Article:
The Great War Part 103, August 5th 1916

58 The Great War provinces were first cancelled and then too late confirmed. The rebels struck in Dublin, therefore in circum­stances which pro­hibited them from expecting on the one hand any material reinforcement from the country and from anticipating on the other hand any serious obstacle to the rapid concentration of military forces upon the capital. They struck with a strength probably inadequate to the task to which they immediately set their hand and certainly in­adequate to the lengthy prosecution of that task. M R .SHE E H Y KS- EFF 1N TONG (wearing a trilby hat). The officer responsible for his death was found guilty o f murder but insane wand assent to an asylum .The shot fired before the Castle was the signal that inset opera­tion in Dublin various bodies which totalled rather less than three thousand men. The out­break took the authorities com­pletely b y surprise. Dublin Castle itself was garrisoned by three soldiers with blank cartridges. Many officers of the troops in Dublin were absent at a race meeting in the vicinity. Unarmed soldiers were every­where about the streets with no suspicion of the instant danger in which they stood for from the moment of the rising soldiers, whether armed or unarmed— many convalescent wounded were in the streets— and policemen were shot at sight by the rebels without challenge. Many civilians were killed on the first day of the rising but in the majority of cases they were not fired upon deliberately the action Rebel occupation 0f the rebels was directed against uni- of the capital formed representatives of tho Imperial authority. The scattered and helpless soldiers and .police were rapidly withdrawn from the centre of the city into effective occupation of which the rebels entered without serious opposition. Their operations proceeded upon an exact and admirable strategic plan. They seized or attempted to seize every dominating point in the city. A t the Castle which would have fallen an easy prey they refrained from attack expecting a ruse, until the garrison of three was so strongly reinforced as to make the attempt hopeless. The rebels occupied however, a newspaper office commanding the Castle Yard from which they assailed the troops with rifle fire and bombs. Out from the centre of the city houses commanding most of the canal bridges on the south side were occupied and garrisoned in strength. Beyond the canal houses commanding the junction of the roads from Kingstown were similarly seized the occupants in all these cases were summarily ejected. Nearer the centre of the city a rebel force commanded by Countess Markievicz entrenched inSt. Stephens Green an ornamental park dominating an extensive grouping of road communications. Other bodies occupied and organised for defence adjacent buildings and Messrs. Jacobs great biscuit factory and nearer the river, Bolands Mills at Ringsend. The north side of the river did not offer such a simple scheme of points of strategic advantage but on this side also every suitable position was occupied. The efforts of the rebels to seize the arteries of communication were less successful. The General Post Office in Sackville Street was taken at once by a large force which expelled the Seizure of the staff some of whom were in league with G.P.O. them at the point of the bayonet and all telegraphic communication Was promptly cut. At the General Post Office the rebels under command of H.P. Pearse “ Commandant-General and President of the Provisional Government of the ”Irish Republic estab­lished their military headquarters. For the rest of the week Dublin was completely isolated except for the telephone system. The rebels committed a grave blunder in their neglect to seize the Central Telephone Exchange. This was protected by the ruse of an old woman who informed the force detailed to seize it that the building was full of troops It was in fact garrisoned by nothing more formidable than twenty girl operators who stood to their posts with a fine courage throughout the rebellion. The maintenance of telephone communication was of the first importance to the military authorities in the development ARMS S U R REND E RED T O THE CROWN .British soldier proceeding along a Dublin street carrying a number o farms surrendered to the military b they Sinn Feiners. of rapid and effective measures to suppress it. The railway- stations also were largely immune from the rebel efforts. On the south side the two stations of the Dublin and South-Eastern Railway were both seized but one o f these was found to be unsuitable for defence, and was almost im­mediately evacuated. Both the terminus of the Great Southern and Western Railway and that of the Great Northern were strongly held by soldiers and no effort to capture 'TH ECO U N TESS MARK IE VIC Z .An extreme Sinn Feiner. Herd eath sentence was commuted to penal servitude for life.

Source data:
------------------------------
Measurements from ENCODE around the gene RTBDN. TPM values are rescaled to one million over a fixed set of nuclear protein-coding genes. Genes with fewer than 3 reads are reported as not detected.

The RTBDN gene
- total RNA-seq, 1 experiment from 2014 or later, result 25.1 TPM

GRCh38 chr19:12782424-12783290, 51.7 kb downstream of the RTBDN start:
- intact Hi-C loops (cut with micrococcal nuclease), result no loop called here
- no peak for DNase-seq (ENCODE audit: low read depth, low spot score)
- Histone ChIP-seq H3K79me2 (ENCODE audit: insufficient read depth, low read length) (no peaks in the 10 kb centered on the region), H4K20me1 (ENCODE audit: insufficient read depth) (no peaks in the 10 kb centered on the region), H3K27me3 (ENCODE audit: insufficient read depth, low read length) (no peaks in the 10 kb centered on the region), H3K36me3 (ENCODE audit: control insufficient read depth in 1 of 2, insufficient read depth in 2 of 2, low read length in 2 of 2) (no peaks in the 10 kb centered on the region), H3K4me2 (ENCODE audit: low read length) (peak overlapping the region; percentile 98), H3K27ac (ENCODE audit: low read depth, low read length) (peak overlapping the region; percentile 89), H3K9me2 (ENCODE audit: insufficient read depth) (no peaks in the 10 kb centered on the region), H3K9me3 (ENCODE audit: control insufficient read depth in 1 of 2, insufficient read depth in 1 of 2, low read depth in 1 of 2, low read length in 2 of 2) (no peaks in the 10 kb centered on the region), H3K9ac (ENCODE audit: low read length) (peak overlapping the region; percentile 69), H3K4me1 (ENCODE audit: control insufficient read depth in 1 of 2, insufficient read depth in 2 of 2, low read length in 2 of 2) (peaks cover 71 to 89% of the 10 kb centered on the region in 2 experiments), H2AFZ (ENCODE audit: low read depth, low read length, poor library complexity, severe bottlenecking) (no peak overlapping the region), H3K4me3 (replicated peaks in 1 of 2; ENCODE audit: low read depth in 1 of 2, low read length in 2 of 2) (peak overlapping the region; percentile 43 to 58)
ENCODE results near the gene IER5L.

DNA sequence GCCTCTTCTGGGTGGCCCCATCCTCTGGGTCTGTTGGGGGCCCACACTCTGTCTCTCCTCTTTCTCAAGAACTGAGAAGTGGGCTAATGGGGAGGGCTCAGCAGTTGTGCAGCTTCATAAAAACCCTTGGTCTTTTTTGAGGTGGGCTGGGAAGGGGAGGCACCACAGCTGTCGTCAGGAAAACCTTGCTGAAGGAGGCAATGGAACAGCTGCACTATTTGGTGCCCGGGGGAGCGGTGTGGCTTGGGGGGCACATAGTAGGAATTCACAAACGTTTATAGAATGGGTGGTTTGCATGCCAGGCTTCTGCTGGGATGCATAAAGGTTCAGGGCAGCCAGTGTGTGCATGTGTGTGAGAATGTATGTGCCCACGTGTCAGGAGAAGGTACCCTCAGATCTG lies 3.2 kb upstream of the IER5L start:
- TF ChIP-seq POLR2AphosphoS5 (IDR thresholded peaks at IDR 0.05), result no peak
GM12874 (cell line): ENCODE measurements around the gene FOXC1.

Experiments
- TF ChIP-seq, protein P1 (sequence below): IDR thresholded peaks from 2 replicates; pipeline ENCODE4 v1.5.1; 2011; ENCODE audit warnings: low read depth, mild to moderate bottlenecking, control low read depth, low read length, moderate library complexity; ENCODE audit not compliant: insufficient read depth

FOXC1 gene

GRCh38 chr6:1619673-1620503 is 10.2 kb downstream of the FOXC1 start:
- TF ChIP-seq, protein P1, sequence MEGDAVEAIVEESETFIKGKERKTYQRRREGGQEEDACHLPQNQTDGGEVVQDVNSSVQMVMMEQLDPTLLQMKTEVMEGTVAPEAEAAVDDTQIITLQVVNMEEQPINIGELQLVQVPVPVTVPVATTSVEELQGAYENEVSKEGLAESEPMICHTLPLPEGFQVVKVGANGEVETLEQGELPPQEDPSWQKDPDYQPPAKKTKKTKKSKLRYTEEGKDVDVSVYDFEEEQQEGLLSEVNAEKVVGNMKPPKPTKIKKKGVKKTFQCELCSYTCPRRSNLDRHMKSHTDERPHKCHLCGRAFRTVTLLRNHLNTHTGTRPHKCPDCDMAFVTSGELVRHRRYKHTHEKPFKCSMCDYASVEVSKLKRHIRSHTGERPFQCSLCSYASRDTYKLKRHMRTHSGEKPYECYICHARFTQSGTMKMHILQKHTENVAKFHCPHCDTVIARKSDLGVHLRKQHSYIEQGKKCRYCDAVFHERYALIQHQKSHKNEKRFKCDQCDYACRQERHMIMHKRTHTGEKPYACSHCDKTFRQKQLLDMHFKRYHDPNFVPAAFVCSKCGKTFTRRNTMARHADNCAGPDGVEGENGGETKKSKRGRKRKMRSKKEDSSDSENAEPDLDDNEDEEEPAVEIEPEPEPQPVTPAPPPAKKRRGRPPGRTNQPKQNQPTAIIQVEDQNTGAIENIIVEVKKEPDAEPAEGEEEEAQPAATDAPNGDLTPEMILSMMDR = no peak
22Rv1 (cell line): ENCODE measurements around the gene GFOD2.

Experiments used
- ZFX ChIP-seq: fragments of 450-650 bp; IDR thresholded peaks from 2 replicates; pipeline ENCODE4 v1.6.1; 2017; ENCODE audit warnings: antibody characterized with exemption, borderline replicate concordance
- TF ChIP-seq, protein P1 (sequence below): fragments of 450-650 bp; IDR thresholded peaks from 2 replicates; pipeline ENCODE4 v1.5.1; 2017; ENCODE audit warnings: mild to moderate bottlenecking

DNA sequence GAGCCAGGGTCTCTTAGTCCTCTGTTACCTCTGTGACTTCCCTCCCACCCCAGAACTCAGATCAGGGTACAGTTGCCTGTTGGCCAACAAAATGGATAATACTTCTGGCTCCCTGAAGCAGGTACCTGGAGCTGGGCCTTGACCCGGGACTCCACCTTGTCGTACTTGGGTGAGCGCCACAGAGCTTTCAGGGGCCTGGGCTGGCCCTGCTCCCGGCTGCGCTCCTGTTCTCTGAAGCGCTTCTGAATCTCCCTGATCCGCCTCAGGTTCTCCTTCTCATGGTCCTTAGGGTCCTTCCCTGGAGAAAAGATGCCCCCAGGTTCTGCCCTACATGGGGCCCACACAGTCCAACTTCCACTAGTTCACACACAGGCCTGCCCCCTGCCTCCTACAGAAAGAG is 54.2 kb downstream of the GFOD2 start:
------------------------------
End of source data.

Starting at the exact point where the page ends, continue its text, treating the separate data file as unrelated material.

Add Names

Disclaimer

We have sought to ensure that the content of this website complies with UK copyright law. Please note however, that we may have been unable to ascertain the rights holders of some items. Where we have digitised items, we have done so with items that to the best of our knowledge, following due investigations, are in the public domain. While the original works are in the public domain we reserve all rights to the usage of the digital works.

The document titled The Great War Part 103, August 5th 1916 is beneath this layer.

To view this document now, please sign up as a full access member.

Free Account Registration

Please enter your first name
Please enter your surname
Please enter a valid email address
Please enter your password, it must be 8 or more characters

Already a member? Log in now
Small Medium Large Landscape Portrait